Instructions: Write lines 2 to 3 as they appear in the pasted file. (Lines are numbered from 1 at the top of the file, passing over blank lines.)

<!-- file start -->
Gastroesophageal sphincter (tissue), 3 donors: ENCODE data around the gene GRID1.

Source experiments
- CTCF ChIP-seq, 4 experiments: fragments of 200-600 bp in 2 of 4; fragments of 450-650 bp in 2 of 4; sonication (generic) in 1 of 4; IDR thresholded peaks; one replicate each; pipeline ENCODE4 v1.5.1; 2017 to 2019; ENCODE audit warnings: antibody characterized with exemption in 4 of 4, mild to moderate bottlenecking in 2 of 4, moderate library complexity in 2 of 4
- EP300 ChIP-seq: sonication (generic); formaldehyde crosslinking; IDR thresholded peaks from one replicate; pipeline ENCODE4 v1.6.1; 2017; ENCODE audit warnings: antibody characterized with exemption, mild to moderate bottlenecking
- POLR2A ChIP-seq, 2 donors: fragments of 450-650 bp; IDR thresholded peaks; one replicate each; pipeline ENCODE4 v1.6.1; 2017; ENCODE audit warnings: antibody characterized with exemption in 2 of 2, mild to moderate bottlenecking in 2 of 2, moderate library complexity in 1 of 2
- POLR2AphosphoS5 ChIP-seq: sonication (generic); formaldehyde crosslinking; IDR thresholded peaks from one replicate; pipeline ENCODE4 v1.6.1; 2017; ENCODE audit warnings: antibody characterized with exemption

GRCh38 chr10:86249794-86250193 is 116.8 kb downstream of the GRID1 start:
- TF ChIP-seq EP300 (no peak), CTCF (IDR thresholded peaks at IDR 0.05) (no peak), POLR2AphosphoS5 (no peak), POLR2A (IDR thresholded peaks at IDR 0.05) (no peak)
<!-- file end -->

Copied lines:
Source experiments
- CTCF ChIP-seq, 4 experiments: fragments of 200-600 bp in 2 of 4; fragments of 450-650 bp in 2 of 4; sonication (generic) in 1 of 4; IDR thresholded peaks; one replicate each; pipeline ENCODE4 v1.5.1; 2017 to 2019; ENCODE audit warnings: antibody characterized with exemption in 4 of 4, mild to moderate bottlenecking in 2 of 4, moderate library complexity in 2 of 4